Story image

Warnings issued: ‘Hackable’ hospital syringes could be fatal

13 Sep 17

Many worst fears have been realised after news emerged that specific automated syringes within hospitals are ‘hackable’.

Independent researcher Scott Gayou determined not one but eight vulnerabilities within Smiths Medical’s Medfusion 4000 wireless Syringe Infusion Pump.

What does this mean exactly? The MedFusion 4000 is a popular product that is used commonly on critical care, pediatric, and neonatal patients.

The device is a replacement for manual dosing and is regarded as a ‘safer’ option as it ensures patients get the precise dose required because anything else could be fatal – for example, in newborns.

The report from Scott Gayou was released by the Department of Homeland Security and comes with very specific warnings.

“Successful exploitation of these vulnerabilities may allow a remote attacker to gain unauthorised access and impact the intended operation of the pump,” the report states.

“Despite the segmented design, it may be possible for an attacker to compromise the communications module and the therapeutic module of the pump.”

Essentially, a skilled hacker could take advantage of the security flaw within the device from anywhere in the world and take over and control it.

The company plans to fix the security flaw and release a new version in 2018, but until then, hospitals have been warned.

Director of Government Relations at McAfee, Gordon Morrison says cybercrime is building as we progress further with the Internet.

“IT and security professionals in healthcare organisations are facing unprecedented pressure – from an increase in demand and complexity of services, to the threat of legacy IT and a number of new compliance issues like GDPR and the Information governance toolkit,” says Morrison.

“Alongside these challenges, hospitals are going through immense digital transformation, with new connected medical devices being introduced to improve the doctor and patient experience.”

Morrison asserts that despite the massive potential of the healthcare Internet of Things, it’s a double-edged sword as many of these devices are prone to hacking, which is putting both hospital networks and the patients themselves at risk.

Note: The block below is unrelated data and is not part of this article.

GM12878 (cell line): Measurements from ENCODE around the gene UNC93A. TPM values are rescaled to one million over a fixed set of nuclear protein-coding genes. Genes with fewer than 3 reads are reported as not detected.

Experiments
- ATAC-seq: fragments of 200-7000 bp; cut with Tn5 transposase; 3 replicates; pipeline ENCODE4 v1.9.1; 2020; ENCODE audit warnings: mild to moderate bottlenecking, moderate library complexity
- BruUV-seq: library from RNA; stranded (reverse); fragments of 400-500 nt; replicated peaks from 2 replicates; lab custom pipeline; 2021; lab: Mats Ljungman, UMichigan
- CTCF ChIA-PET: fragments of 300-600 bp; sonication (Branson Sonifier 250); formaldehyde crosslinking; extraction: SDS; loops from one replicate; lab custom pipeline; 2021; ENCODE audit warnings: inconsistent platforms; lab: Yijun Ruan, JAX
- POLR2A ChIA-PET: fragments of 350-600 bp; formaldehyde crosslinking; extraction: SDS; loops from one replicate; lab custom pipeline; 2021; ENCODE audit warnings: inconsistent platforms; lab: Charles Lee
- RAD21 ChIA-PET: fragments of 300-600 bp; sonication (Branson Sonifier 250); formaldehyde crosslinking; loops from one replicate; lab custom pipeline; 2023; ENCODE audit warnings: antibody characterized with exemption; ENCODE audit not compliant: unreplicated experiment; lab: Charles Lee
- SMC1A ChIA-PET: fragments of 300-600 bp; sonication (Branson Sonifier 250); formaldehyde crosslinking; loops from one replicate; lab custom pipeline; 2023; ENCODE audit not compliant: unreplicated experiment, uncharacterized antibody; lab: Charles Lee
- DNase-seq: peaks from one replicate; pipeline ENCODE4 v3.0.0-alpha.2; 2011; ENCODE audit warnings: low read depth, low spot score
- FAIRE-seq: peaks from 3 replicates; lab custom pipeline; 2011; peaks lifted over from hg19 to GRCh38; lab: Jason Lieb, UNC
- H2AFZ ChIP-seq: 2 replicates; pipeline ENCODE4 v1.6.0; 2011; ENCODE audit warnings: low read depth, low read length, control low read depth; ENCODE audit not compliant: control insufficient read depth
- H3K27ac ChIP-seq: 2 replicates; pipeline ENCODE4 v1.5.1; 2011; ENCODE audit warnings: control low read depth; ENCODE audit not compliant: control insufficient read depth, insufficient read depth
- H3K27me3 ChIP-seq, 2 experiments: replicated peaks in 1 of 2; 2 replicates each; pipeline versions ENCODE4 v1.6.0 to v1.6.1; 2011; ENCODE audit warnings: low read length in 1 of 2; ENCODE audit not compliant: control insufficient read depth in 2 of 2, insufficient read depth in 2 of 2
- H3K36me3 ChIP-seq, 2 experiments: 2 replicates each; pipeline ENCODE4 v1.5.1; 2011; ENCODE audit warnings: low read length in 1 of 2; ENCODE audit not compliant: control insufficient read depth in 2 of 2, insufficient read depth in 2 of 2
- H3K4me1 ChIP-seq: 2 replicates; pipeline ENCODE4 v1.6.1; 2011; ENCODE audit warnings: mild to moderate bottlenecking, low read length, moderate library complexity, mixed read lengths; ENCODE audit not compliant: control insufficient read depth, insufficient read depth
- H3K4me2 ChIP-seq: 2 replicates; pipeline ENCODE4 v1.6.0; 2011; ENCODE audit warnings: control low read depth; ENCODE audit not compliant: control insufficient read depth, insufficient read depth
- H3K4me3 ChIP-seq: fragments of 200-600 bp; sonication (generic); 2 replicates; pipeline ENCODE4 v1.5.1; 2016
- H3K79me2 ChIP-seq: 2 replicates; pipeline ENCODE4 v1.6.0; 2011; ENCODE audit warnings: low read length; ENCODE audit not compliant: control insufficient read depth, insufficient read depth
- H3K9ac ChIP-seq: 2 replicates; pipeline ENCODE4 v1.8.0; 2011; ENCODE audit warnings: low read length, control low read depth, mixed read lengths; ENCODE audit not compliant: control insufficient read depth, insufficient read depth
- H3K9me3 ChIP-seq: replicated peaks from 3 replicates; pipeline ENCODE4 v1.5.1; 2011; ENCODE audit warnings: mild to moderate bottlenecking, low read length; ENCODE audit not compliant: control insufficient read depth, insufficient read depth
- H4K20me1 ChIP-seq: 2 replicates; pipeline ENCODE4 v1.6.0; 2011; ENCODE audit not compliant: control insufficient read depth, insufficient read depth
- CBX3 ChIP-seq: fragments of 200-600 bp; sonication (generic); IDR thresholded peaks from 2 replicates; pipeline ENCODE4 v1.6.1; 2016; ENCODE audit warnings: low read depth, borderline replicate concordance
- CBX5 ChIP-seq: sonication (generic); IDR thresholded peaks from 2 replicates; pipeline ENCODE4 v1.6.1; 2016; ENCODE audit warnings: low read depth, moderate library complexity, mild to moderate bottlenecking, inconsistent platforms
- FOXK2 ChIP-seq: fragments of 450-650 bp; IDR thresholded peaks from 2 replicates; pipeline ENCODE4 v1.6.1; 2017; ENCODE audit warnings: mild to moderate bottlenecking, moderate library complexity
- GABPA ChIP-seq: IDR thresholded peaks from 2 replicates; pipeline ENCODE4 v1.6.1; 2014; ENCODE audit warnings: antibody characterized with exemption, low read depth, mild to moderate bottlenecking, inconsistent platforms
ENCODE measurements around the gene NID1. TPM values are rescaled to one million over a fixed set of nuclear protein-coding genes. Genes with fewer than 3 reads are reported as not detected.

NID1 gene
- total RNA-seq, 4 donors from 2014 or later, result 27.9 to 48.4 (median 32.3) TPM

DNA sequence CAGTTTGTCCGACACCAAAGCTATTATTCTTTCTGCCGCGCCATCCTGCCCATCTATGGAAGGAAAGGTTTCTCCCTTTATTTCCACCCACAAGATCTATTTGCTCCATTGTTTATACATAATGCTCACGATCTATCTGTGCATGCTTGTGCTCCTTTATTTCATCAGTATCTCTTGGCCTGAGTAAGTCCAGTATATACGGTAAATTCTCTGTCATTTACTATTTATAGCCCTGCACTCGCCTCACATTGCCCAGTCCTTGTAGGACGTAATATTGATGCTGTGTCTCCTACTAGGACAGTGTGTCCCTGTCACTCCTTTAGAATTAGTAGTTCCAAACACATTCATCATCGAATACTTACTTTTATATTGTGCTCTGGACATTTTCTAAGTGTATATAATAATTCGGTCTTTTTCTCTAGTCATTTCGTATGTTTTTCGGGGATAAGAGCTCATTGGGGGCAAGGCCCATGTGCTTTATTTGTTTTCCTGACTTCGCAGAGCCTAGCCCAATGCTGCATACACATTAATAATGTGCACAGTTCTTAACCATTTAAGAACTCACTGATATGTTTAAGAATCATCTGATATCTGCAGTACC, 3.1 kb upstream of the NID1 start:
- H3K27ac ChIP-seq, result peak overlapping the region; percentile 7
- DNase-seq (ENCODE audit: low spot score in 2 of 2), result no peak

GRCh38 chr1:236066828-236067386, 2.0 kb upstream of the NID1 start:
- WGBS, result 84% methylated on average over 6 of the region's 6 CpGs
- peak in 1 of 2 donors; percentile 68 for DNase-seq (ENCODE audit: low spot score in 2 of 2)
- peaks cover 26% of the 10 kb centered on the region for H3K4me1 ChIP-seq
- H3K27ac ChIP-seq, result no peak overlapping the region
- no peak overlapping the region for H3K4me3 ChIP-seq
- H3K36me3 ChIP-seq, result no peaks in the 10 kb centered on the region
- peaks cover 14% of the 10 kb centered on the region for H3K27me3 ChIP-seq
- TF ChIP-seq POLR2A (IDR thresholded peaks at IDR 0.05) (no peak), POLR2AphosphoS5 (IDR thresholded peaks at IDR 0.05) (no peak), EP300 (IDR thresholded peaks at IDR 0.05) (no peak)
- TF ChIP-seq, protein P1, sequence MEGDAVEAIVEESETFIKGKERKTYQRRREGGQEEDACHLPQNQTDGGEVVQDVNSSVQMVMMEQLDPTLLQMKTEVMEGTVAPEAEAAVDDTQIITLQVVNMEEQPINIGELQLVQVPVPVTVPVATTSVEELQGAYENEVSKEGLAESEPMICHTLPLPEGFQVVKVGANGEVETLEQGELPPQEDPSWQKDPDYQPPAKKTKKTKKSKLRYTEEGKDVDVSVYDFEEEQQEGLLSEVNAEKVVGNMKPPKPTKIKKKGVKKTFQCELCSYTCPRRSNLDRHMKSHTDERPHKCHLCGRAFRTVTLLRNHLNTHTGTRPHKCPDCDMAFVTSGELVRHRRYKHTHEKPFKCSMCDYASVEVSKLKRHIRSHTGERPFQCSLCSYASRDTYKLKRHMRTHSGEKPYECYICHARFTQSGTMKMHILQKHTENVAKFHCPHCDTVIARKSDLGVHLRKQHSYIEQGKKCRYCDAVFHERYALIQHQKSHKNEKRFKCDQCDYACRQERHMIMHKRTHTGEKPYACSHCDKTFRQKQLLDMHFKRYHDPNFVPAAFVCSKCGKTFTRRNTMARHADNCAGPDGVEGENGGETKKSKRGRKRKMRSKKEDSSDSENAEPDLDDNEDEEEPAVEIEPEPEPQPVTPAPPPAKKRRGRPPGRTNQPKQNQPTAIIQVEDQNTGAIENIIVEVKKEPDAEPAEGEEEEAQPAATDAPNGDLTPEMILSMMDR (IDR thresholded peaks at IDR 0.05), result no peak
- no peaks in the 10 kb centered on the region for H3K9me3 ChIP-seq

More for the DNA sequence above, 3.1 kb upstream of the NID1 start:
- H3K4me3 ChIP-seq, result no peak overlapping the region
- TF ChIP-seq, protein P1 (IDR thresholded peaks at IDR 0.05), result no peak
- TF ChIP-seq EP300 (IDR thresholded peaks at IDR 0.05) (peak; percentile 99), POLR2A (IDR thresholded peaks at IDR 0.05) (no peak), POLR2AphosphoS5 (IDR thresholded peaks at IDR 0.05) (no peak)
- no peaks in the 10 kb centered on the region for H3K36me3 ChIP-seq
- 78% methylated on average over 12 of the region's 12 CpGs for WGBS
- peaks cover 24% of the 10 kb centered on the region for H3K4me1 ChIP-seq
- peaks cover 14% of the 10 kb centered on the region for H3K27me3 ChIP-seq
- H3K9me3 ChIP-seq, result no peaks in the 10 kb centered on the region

“It is essential to ensure these devices are not introduced at the expense of the safety of the patient and their data,” says Morrison.

“Achieving this will be twofold: ensuring that the devices are built securely by design and with the necessary security controls in place; as well as a security policy for connected devices in hospitals, to ensure that they can’t access sensitive data and are regularly patched against newly-discovered vulnerabilities.”

Disruption in the supply chain: Why IT resilience is a collective responsibility
"A truly resilient organisation will invest in building strong relationships while the sun shines so they can draw on goodwill when it rains."
Businesses too slow on attack detection – CrowdStrike
The 2018 CrowdStrike Services Cyber Intrusion Casebook reveals IR strategies, lessons learned, and trends derived from more than 200 cases.
Proofpoint launches feature to identify most targeted users
“One of the largest security industry misconceptions is that most cyberattacks target top executives and management.”
McAfee named Leader in Magic Quadrant an eighth time
The company has been once again named as a Leader in the Gartner Magic Quadrant for Security Information and Event Management.
Symantec and Fortinet partner for integration
The partnership will deliver essential security controls across endpoint, network, and cloud environments.
Is Supermicro innocent? 3rd party test finds no malicious hardware
One of the larger scandals within IT circles took place this year with Bloomberg firing shots at Supermicro - now Supermicro is firing back.
25% of malicious emails still make it through to recipients
Popular email security programmes may fail to detect as much as 25% of all emails with malicious or dangerous attachments, a study from Mimecast says.
Google Cloud, Palo Alto Networks extend partnership
Google Cloud and Palo Alto Networks have extended their partnership to include more security features and customer support for all major public clouds.